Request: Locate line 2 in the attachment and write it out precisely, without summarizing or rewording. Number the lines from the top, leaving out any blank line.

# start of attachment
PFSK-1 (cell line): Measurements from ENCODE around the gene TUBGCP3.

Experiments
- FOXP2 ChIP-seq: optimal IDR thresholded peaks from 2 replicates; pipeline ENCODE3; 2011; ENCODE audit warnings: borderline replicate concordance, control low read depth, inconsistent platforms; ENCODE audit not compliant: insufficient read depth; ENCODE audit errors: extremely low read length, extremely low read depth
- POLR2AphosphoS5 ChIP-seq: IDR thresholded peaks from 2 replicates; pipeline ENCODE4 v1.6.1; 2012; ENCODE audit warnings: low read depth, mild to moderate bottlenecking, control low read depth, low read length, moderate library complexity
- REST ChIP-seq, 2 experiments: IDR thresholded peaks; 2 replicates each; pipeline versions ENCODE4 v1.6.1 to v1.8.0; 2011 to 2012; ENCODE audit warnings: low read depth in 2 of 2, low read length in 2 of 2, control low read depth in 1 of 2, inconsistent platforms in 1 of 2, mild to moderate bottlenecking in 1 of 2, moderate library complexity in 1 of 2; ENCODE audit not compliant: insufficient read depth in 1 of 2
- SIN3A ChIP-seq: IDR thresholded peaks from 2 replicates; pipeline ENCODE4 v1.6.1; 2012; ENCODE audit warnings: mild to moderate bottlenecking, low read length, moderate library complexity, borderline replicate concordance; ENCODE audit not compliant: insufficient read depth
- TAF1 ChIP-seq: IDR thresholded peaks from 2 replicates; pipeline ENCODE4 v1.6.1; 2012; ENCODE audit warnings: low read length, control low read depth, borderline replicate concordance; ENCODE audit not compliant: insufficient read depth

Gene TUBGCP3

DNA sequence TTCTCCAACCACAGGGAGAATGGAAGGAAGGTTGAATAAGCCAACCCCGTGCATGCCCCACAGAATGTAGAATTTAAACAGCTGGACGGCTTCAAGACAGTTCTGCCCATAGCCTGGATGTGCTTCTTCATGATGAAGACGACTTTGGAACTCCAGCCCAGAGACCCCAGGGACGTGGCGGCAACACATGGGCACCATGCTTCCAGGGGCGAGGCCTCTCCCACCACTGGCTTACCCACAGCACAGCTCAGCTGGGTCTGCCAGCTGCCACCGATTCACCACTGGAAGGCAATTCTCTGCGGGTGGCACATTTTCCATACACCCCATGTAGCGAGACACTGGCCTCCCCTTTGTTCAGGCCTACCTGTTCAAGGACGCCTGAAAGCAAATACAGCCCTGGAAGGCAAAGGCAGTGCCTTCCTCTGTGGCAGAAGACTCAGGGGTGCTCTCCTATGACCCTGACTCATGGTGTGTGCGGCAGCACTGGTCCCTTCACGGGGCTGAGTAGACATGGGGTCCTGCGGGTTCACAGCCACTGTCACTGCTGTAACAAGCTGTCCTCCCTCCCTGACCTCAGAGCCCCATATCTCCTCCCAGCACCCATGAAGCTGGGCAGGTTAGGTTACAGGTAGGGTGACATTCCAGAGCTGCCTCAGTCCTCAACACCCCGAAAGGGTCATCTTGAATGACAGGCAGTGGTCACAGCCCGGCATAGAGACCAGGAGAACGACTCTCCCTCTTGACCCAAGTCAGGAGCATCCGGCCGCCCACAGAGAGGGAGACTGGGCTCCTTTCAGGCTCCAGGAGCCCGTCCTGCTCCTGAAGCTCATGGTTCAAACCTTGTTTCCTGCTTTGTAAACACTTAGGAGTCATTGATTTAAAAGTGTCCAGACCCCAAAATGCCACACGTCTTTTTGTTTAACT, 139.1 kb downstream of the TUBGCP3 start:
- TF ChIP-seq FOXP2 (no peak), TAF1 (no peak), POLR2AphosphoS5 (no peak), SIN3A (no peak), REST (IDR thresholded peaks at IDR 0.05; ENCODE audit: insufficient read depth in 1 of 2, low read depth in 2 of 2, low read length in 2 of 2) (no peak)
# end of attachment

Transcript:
Experiments